AppleTV your Hi-Fi

Apple TV (ATV – first generation) with all it’s connectivity and a built in hard drive is great for audiophile music playback. Here’s how we did it

Wimbledon Sound AppleTV for Hifi Audiophile Lavry DAC Naim

I’m surprised more people don’t do this.  In case you don’t know, the (soon to be refreshed?) AppleTV (Apple TV) is a device the size of a few CDs stacked on top of each other that has all the video and audio connections you could need or want in this modern age.
It’s designed to bring your iTunes content from your computer right into your living room and onto your TV.  As an added bonus, it also works nicely on its own with the ability to rent any buy content from iTunes directly onto the AppleTV.  I’ve used this feature a few times and it works really well.  You can start watching the movie within seconds of “renting” and I’ve never had a problem with playback.  There’s also a handy little ‘upgrade’ from ATVFlash which unlocks all of the features you were probably expecting in the first place, such as the ability to use the USB port or support for other file formats.  You can watch YouTube directly on your TV which can be great fun, and it even syncs with your photos for embarrassing moments at parties should you forget to uncheck the “sync all” option.  Of course why you’d keep anything like that in your iPhoto library in the first place raises deeper questions beyond the scope of this article.  You know who you are!
So onto the meat and potatoes, as it were.  The AppleTV for Hi-Fi use is brilliant.  It syncs to your music library just like an iPod, and, crucially, has an optical output so you can take advantage of a nice outboard DAC to do the conversion from digital to analogue.  In our system we’re using a Lavry DAC, and the sound quality is superb.  There’s also HDMI so if you have a decent amp with HDMI connections you can use that.  What makes it even better is that the iPhone/iPod Touch has a free app from Apple called “Remote”.  After authenticating once, this connects to any iTunes library and functions in much the same way as the iPod function on the iPhone itself.  You can play tracks, playlists, search for artists etc etc.  Since the inte5rnal drive is reasonable large these days (200GB+) it’s also possible to store most people’s entire library.  If you’ve been a bit more wayward with your music purchases, you can (with the addition of ATVFlash), plug a USB drive into the port on the back and extend the storage even further, or just pop the lid and replace the internal drive as capacities increase.  For our uses the 250GB internal drive is fine, and we can access the music without having to turn on a screen.  Of course if you do have the screen fired up, the Remote app also gives you the iPhone keyboard for text entry (YouTube without it is painful) and a large touchpad for mouse duties.  Hehe.  He said mouse duties.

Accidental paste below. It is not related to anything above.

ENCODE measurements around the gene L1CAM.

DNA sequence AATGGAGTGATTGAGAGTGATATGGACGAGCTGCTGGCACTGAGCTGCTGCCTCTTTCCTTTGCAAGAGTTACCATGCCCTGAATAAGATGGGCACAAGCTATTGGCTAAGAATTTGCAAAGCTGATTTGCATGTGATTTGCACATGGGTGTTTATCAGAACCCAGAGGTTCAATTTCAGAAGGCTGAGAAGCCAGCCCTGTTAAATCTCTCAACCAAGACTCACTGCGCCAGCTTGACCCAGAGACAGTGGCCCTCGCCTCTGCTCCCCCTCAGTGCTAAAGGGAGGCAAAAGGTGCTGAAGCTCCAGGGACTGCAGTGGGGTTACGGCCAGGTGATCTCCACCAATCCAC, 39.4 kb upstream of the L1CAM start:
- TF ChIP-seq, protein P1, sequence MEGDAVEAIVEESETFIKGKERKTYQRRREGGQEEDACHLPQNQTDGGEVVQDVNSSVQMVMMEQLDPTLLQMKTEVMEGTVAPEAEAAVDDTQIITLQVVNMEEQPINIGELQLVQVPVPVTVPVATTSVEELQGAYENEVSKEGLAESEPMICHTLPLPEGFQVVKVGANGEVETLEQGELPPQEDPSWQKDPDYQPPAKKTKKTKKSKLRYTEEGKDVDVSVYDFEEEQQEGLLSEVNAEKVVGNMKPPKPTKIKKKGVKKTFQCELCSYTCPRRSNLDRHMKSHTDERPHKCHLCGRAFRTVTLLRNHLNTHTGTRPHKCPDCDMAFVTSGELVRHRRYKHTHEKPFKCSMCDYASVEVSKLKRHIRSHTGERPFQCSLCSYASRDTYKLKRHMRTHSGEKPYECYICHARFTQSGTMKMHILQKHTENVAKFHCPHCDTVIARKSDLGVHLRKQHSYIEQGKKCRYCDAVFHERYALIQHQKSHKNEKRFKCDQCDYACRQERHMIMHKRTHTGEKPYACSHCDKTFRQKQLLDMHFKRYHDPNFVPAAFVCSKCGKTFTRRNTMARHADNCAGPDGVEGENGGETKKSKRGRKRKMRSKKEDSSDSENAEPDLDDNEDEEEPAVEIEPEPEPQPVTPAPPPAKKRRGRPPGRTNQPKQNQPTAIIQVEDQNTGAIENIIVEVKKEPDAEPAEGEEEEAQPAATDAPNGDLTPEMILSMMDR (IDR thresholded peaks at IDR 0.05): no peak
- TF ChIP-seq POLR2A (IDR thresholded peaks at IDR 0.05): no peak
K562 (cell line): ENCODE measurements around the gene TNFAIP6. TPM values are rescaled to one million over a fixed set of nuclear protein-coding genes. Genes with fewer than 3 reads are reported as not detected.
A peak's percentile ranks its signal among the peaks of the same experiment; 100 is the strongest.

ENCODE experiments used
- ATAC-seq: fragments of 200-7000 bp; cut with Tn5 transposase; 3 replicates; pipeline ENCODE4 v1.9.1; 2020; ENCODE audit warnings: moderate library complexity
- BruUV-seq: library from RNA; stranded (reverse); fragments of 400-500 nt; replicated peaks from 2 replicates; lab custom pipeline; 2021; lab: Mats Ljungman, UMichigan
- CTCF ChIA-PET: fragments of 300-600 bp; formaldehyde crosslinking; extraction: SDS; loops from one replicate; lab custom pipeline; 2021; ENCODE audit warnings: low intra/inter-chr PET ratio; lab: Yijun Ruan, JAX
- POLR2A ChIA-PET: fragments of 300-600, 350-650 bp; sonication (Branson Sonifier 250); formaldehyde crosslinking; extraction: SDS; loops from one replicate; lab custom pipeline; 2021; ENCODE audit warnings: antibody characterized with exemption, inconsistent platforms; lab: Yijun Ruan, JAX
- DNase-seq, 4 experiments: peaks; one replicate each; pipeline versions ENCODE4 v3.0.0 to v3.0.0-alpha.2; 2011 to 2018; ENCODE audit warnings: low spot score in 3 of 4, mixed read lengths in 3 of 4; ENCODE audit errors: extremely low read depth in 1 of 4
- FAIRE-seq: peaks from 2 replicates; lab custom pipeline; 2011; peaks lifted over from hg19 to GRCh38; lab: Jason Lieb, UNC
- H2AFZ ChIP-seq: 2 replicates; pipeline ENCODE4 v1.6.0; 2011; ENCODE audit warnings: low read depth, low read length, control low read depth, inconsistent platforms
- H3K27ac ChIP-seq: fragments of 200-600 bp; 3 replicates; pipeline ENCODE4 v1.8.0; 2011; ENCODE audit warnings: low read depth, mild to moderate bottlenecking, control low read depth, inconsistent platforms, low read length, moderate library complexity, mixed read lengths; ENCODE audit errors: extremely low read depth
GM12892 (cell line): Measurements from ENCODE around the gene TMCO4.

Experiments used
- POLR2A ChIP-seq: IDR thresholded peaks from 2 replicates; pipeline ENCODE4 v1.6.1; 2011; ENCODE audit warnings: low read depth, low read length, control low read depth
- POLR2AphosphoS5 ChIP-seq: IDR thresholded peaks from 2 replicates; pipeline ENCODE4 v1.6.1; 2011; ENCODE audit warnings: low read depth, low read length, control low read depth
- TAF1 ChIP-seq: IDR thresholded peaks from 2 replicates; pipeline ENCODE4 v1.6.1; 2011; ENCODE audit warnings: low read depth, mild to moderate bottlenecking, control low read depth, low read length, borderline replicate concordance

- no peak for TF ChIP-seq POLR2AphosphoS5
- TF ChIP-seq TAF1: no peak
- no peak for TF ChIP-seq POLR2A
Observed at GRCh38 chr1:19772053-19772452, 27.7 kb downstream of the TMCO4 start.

The AppleTV also functions as a speaker-out for your iTunes libraries so without dangling cables everywhere you can stream music wirelessly from the laptop to the Hi-Fi via the AppleTV and your DAC.   Of course the quality of your audio doesn’t just depend on the converters, although this is one of the most significant sonic upgrades we ever made.  The other is the quality of the source, and whilst mp3 is fine for some, uncompressed audio is the standard for audiophiles and music lovers.  I’ve yet to find a solution better than Exact Audio Copy on the PC.  In fact it’s one of the few reasons I still have a windows virtual machine on my Mac.  EAC does bit-for-bit ripping of CDs, bypassing the error corrections and interpolation that CD players do by default.  What you end up with at the end of the rip is an exact copy of the CD, not a close approximation.  This is a similar technology to that used in high-end kit like the Naim HDX, but it’s free.  Yes, free.
“But what about my iPod?  If I rip to AIFF I’ll be able to fit hardly anything on there?” I hear you cry.  Not so, replyeth I.  There’s a nice new checkbox on the properties page of your iPod since iTunes 9.1 entitled “Convert higher bit rate songs to 128 Kbps AAC”.  This tells iTunes to transcode, whilst syncing, your tracks to a 128k AAC version  so you can fit a LOT more music on your iDevice.  Personally I don’t bother as I’d rather have less music and better sound quality.  But then I am an audiophile…
A lot of us spend all day looking at a screen, and the advent of computer based music storage has meant it is difficult to escape this, even if we just want to relay and listen to music at home.  The AppleTV plus the Remote app on the iPhone sorts this out.  It’s the closest I’ve yet come to having a CD player again, but with the convenience of hard disk storage.  In our Naim Hi-Fi system, this totally rocks and is several thousand pounds cheaper than the dedicated solution we looked at from any of the major players in home audio.  An AppleTV combined with a Lavry (or other good high-end) DAC and an iPhone/iPod touch will set your hi-fi world on fire, and you’ll spend around a grand to do it, assuming you haven’t already got a good DAC.  If you don’t have an iPod touch or an iPhone then this is as good an excuse as any.  It’s cheaper than a touchscreen remote.  If the rumours are to believed, Apple will soon be updating the AppleTV, so prices for the current model on the second hand market will likely fall.  Either way, you can pick them up now on eBay for around £150.  Combine that with your DAC and you have a great little music player  whose sound quality is limited only by the ripping process and the DAC. 
Highly recommended.

By Wimbledon Sound

Wimbledon Sound is an audio post production and sound editing facility in Wimbledon, London. Sound designer and mix engineer Peter Rolls offers a range of audio production and editing services including dialogue editing, sound design, tracklay and sound mixing for broadcast television and streaming / online.